I've been practicing dictation and comprehension with a documentary film about military, but one sentence doesn't make sense.
I'd appreciate if you could help me correct and understand it.
Here's the sentence that I am not sure;
"With the cold war ended and the world educated in the folly militarily taunting the United States"
I'm not sure if "taunting" is the right word, it sounds like "tonting".
Assuming that I have dictated correctly, does it mean "World taught their
people how silly the American military acted when the cold war ended"?
Are you sure it's not "...educated in the folly of militarily taunting ..."; that would make more sense. And it's not a case of the world 'teaching their people; it's that the people of the world had learnt that it's foolish to try to compete with the American military. The two participles are used to make absolute clauses - read more here - http://www.usingenglish.com/forum/ge...html#post18710
'Militarily taunting' is an odd-looking phrase, but I don't see what else it could be. There is a sort of contract called a Tontine - Wikipedia, the free encyclopedia, but I don't see how that could fit, and in any case it's not the sort of word that might occur in the soundtrack of a documentary about military history.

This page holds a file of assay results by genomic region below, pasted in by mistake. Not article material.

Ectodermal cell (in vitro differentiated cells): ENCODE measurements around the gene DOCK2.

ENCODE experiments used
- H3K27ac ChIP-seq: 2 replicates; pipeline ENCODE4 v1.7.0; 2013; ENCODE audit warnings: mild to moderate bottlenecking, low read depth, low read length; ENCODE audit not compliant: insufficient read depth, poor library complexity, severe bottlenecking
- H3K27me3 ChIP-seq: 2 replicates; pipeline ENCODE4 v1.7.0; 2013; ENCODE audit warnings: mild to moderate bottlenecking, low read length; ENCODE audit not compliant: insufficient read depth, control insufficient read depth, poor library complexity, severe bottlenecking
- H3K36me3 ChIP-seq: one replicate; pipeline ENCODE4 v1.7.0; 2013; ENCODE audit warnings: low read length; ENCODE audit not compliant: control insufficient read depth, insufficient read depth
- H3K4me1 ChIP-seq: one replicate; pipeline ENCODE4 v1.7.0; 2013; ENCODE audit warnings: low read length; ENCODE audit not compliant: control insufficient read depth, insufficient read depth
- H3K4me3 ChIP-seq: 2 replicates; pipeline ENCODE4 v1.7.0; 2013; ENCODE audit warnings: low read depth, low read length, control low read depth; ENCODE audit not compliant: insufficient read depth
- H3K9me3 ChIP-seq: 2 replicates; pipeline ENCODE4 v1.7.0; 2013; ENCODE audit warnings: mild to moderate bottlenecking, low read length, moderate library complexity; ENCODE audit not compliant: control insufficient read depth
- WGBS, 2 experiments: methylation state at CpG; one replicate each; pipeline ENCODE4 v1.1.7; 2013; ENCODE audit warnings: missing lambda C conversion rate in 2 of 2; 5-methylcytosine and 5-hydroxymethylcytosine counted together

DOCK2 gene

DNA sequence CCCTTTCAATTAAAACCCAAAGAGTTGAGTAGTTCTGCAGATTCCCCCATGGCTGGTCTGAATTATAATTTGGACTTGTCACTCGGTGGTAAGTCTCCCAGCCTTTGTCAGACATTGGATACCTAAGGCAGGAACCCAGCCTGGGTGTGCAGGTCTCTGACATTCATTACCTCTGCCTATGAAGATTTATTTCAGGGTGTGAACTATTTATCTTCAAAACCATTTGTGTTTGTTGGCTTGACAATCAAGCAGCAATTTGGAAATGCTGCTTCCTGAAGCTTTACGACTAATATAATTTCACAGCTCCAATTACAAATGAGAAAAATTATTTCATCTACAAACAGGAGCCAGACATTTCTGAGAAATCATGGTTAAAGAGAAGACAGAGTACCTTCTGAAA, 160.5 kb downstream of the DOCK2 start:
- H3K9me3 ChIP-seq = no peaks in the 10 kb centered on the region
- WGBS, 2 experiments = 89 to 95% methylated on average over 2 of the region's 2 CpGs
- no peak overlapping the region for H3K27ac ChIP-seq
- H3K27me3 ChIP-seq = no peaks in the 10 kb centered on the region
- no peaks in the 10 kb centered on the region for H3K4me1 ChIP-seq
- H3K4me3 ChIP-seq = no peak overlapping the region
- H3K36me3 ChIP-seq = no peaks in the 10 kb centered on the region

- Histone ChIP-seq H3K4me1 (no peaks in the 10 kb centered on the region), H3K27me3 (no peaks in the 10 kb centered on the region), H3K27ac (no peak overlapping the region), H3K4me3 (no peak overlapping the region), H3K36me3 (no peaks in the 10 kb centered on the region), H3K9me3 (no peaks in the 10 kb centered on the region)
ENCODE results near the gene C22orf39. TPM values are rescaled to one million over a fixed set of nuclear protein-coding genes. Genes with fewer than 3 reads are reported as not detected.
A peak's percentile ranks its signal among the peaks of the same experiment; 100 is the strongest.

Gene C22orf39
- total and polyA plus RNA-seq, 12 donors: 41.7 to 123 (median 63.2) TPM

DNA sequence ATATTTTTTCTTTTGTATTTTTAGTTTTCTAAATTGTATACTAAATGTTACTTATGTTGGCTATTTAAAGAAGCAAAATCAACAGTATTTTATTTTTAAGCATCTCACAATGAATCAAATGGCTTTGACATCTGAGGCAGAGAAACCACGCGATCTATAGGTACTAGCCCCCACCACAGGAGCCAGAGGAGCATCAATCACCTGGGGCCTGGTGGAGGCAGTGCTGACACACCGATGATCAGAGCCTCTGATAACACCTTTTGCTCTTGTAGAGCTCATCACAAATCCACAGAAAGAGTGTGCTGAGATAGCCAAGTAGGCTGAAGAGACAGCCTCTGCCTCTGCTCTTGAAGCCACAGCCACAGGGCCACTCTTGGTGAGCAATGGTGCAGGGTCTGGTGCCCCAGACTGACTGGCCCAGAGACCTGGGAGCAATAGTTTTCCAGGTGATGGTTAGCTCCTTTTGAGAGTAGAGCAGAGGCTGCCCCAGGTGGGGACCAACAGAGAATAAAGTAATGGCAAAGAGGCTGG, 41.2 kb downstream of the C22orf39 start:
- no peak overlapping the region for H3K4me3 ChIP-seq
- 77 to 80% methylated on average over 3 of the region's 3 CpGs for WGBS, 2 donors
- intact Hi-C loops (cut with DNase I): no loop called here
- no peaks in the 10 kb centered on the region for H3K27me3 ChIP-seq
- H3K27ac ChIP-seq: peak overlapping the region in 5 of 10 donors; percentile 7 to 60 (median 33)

Thank you very much for answering my question and giving me lots of hints.
>Are you sure it's not "...educated in the folly of militarily taunting ...";
You are right. Now I'm able to catch "of".
> it's that the people of the world had learnt that it's foolish to try to compete with the American military.
I see. That makes sense. Thank you!
'Militarily taunting' is an odd-looking phrase, but I don't see what else it could be.
Whatever it would be, I guess it would be the same meaning of challenge?
I wonder if there any dictionaries to tell you a word that you only know its sound. I don't suppose a dictionary of Homonyms would do.